Southern California experienced a deluge of rain today - my house saw 3.5 inches in a little over an hour. California (where I live) is basically very dry and arid - so rain like this can't soak into the ground and has no where to go but wherever gravity takes it.
Water is deceptively powerful, dangerous, and unpredictable. A mile from my house a mud slide buried an intersection I travel through regularly with over a foot of mud and debris as a river of rainwater rushed down the mountain - covering a field, overfilling a LARGE culvert (around 10ft wide and deep) and spilled out into the road.
I stayed indoors for the worst of it - shooting photos out of the windows of my house with my Nikon 300mm f/2.8 AF-S II lens - it's the lightest 300mm f/2.8 Nikon has ever made - so it's actually not too heavy to shoot hand-held.
I then ventured downstairs after hearing about the local devastation - opened my garage and shot photos of my soaked car... normally it's in the garage - but I was lazy and left it outside when I ran some errands earlier...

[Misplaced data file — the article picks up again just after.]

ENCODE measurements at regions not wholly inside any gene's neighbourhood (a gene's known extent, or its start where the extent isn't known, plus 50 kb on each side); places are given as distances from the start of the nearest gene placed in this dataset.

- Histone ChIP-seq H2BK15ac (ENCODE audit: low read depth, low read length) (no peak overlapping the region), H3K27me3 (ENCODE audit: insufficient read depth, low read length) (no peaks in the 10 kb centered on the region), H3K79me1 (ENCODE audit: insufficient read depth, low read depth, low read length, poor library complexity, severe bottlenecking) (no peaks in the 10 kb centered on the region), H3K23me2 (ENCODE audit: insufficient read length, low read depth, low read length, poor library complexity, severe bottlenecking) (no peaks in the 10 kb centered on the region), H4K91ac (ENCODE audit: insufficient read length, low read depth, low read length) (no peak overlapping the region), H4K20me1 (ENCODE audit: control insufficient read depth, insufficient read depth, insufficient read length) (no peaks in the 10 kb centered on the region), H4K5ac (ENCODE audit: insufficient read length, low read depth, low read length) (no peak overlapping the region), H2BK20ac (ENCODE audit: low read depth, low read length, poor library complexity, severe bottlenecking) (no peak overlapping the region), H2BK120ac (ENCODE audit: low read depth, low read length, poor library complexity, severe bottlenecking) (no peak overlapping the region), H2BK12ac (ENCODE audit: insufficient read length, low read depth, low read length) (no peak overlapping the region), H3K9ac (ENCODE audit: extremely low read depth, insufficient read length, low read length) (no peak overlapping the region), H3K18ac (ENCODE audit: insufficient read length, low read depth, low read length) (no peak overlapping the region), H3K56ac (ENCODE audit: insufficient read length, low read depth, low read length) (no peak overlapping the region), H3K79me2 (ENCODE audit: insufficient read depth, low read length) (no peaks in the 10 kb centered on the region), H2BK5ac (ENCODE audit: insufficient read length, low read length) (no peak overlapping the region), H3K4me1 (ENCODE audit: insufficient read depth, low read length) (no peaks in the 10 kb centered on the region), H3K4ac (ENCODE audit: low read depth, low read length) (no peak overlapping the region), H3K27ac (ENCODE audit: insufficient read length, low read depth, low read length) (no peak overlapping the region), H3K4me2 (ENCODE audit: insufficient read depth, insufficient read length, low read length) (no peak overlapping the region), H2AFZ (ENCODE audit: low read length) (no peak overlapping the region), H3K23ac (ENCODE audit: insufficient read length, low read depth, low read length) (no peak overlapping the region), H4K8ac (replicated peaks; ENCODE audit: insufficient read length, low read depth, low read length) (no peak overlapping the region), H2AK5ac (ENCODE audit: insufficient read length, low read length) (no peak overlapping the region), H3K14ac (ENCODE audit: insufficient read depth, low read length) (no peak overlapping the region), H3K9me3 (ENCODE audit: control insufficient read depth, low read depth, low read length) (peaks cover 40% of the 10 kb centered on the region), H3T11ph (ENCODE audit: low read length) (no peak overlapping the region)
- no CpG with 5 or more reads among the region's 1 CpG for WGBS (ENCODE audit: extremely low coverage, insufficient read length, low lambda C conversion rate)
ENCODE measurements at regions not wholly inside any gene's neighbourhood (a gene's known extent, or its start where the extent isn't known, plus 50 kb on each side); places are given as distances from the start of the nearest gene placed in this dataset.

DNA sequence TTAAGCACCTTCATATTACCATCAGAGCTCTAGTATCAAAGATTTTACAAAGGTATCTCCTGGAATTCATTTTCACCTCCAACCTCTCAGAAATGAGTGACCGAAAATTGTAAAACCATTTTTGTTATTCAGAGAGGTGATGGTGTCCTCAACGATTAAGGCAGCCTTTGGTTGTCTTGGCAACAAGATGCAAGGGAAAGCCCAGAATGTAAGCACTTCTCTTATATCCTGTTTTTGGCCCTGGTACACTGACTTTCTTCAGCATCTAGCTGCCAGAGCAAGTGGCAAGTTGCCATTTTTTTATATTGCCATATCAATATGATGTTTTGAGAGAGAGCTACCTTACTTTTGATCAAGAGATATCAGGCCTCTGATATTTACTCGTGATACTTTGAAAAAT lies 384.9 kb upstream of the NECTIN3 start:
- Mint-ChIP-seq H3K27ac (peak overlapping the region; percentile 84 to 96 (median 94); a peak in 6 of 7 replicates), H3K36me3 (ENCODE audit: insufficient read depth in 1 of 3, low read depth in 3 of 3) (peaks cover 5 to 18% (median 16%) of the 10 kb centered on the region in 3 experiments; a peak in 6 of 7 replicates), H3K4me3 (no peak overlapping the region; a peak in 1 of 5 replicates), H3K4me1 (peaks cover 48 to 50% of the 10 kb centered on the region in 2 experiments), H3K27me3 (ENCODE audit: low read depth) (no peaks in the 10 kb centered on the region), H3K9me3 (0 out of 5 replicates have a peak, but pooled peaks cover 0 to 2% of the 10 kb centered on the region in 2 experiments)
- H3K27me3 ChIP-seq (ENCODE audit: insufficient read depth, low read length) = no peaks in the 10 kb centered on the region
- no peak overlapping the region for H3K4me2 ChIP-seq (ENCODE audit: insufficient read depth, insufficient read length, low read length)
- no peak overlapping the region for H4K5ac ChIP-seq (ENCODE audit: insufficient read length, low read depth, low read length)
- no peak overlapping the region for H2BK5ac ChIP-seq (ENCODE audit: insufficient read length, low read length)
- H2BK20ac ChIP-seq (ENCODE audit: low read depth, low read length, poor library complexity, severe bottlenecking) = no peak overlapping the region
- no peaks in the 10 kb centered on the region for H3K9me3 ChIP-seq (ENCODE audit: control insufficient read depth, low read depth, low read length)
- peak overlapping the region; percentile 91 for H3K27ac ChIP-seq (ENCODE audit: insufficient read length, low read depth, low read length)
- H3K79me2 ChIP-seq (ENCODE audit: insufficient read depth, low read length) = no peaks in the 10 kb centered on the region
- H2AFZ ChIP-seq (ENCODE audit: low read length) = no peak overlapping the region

I played with shutter speed to capture the miniature explosions of water caused by raindrops on the surface of the water pooled in my driveway. Then I waited for the rain to slow enough I could risk taking my camera and lens out to my car. All of these photos were shot hand-held. You need to keep your shutter speed above 1/4000 second if you really want to capture water splashes and rain drops mid-air. By having such a short/fast shutter speed, you can shoot super telephoto lenses like the 300mm hand-held without fear of getting a shaky-blurred image.
I took a short drive about a mile from my house to get the amazing clouds and rain against the mountains. This is a VERY RARE sight for the area I live in. Where I grew up in Tennessee and the Great Smokey Mountains - not so much - this sort of clouds and mountains scenery is common there - but here in SoCal - this is a special treat.